Hungary Table of Contents
Hungary can compensate for its paucity of natural resources only by engaging in foreign trade, which, in the late 1980s, accounted for about half the country's national income. After the Great Depression, commerce with Germany dominated Hungary's external trade, and agricultural products accounted for most Hungarian exports. After World War II, the communist government limited its economic contacts with the West, and the Soviet Union became the country's principal trading partner. Hungary significantly increased trade with the West after the 1968 economic reforms when its economy could no longer grow without imports of technology and raw materials from the Western nations. It signed the General Agreement on Tariffs and Trade in 1973 and, in the midst of a balance of payments crisis, joined the World Bank and the International Monetary Fund (IMF--see Glossary) in 1982. Although in the late 1980s the Soviet Union remained Hungary's principal trading partner, almost half of Hungary's trade was with Western countries. Production shortfalls had forced the Soviet Union to slow exports of oil and other key raw materials, forcing Hungary to strive to utilize raw materials more efficiently and increase exports to the West to pay for additional raw-material imports. The need to boost efficiency and make Hungarian goods competitive on Western markets also prodded the government to undertake economic reforms.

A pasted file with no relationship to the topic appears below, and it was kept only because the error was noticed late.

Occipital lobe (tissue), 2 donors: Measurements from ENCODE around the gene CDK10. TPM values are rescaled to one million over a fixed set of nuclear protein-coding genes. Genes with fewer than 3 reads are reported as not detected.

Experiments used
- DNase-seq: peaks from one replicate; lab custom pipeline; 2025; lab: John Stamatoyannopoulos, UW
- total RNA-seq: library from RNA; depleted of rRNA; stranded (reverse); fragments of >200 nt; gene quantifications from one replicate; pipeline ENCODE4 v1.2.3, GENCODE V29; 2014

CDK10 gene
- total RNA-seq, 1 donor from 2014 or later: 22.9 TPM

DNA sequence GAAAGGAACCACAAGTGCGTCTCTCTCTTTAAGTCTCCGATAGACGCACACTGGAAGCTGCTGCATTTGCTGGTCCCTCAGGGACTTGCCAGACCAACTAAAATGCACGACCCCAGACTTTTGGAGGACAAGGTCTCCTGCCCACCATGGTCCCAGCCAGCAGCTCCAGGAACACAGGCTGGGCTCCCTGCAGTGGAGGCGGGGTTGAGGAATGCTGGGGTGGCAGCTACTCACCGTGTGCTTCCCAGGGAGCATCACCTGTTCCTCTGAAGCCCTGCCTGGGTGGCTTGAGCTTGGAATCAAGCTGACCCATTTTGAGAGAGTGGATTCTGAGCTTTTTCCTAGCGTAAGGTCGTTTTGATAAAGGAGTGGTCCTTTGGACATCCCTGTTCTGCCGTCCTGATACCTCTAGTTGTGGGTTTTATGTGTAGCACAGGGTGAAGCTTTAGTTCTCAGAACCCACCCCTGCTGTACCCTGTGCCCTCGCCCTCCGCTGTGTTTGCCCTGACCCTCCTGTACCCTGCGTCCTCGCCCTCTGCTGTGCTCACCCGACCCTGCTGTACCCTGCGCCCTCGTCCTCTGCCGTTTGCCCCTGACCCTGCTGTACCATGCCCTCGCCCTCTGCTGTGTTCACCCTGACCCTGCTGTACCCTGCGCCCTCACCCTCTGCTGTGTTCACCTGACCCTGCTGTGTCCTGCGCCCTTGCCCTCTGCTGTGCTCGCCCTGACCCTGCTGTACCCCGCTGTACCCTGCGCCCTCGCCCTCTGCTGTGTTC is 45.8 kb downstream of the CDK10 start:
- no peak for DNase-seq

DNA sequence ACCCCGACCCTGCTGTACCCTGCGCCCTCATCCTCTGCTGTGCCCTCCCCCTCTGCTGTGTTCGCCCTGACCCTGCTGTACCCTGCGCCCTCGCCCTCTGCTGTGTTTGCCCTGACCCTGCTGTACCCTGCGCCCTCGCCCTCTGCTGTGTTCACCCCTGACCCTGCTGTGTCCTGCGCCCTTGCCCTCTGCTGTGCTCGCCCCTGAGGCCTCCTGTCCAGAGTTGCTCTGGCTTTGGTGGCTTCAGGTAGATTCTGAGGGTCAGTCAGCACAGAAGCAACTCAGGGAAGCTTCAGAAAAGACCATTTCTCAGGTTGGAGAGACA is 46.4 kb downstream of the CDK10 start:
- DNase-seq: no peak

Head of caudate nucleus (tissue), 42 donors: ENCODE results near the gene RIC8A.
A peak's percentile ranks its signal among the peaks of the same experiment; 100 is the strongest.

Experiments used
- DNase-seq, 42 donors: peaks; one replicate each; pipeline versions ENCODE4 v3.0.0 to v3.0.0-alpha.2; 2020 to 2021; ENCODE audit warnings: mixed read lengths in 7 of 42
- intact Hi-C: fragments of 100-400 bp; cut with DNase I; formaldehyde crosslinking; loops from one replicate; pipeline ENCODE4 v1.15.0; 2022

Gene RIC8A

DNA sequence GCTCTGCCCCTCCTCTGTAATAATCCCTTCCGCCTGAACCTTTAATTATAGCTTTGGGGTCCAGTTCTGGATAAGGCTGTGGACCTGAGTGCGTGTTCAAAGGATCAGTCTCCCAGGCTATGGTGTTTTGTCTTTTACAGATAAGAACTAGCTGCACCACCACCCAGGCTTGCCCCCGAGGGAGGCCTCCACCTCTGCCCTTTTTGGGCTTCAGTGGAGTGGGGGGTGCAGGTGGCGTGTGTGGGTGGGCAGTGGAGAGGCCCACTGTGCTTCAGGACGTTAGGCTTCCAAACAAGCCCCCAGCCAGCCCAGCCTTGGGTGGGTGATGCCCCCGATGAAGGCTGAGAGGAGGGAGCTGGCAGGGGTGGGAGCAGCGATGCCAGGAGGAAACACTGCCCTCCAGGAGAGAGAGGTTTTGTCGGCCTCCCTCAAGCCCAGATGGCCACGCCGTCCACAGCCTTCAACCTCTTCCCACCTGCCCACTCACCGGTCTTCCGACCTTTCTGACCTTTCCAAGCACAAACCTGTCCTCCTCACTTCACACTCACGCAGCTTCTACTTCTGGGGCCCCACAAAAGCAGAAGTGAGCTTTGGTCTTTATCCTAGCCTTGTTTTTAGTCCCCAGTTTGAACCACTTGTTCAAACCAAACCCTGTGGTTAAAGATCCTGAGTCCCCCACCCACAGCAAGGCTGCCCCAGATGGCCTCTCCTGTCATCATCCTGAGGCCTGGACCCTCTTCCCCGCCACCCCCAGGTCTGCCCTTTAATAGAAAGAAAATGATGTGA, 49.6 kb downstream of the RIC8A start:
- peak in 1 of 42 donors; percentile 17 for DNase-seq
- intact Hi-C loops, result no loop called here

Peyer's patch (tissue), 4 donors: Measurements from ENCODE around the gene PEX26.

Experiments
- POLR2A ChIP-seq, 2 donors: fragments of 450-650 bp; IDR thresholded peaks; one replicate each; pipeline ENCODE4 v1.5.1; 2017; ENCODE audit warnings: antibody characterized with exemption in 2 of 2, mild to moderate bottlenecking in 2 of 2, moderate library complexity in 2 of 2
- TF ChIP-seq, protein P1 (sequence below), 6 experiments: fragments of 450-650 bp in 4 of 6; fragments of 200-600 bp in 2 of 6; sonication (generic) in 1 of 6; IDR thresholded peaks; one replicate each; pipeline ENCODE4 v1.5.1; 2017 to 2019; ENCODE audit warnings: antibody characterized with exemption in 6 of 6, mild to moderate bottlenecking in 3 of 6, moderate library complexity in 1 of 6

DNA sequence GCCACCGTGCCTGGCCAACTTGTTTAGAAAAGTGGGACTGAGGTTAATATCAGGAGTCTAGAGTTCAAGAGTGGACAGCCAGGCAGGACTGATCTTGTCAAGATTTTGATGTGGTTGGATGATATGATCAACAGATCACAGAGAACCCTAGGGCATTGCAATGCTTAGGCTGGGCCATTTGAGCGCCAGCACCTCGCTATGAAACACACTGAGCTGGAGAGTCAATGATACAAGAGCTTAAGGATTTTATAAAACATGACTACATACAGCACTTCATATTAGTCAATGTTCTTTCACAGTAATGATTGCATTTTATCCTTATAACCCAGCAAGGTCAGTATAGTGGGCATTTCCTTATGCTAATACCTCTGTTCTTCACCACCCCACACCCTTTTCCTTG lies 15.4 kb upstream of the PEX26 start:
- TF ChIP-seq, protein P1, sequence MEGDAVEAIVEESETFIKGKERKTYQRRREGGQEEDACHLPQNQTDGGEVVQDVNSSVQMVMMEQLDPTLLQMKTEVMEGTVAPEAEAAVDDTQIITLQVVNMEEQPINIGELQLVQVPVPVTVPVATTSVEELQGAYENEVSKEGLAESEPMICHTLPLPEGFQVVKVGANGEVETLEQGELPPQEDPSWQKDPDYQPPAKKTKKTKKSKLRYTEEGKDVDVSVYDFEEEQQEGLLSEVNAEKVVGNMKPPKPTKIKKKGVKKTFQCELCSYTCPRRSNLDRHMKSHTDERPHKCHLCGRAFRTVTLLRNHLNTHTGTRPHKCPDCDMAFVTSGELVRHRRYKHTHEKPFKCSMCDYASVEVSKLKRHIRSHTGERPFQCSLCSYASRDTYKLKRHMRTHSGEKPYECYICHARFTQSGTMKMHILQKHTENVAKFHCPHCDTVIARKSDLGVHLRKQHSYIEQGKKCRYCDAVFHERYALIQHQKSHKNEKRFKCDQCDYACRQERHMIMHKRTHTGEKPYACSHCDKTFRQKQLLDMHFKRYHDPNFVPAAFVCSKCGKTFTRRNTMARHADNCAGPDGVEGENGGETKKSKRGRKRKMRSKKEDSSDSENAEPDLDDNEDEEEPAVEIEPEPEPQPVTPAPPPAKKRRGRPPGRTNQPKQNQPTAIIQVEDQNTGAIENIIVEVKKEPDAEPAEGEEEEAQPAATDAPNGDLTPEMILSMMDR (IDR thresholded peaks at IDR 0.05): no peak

Ever-worsening terms of trade, increasing Western protectionism, reduced access to foreign credit, interest-rate increases, and the generally slow response of Hungarian enterprises to changing market conditions brought the country serious foreign-trade imbalances after 1987. The net foreign hard currency debt more than doubled from US$7 billion in 1981 to US$15.5 billion in 1987, making its per capita foreign debt the highest among the communist states. Hungary had to spend between 65 and 70 percent of its convertible-currency earnings to service its debt. Despite the fact that the economy did not meet the government's debt-reduction target in 1987, analysts predicted that the convertible-currency debt crisis would recede as a government austerity program began to take hold. The debt and current accounts deficit, which analysts estimated to be US$1.2 billion in 1987, prompted Hungary to conclude a standby credit agreement with the IMF in 1988.
Data as of September 1989